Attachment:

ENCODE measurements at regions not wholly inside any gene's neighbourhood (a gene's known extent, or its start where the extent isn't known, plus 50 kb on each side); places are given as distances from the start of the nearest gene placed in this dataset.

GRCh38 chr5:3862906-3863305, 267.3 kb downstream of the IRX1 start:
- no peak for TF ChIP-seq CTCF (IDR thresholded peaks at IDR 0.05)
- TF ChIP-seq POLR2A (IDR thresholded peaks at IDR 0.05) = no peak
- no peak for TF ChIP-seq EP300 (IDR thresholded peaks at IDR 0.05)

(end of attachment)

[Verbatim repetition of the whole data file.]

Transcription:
ENCODE measurements at regions not wholly inside any gene's neighbourhood (a gene's known extent, or its start where the extent isn't known, plus 50 kb on each side); places are given as distances from the start of the nearest gene placed in this dataset.

GRCh38 chr5:3862906-3863305, 267.3 kb downstream of the IRX1 start:
- no peak for TF ChIP-seq CTCF (IDR thresholded peaks at IDR 0.05)
- TF ChIP-seq POLR2A (IDR thresholded peaks at IDR 0.05) = no peak
- no peak for TF ChIP-seq EP300 (IDR thresholded peaks at IDR 0.05)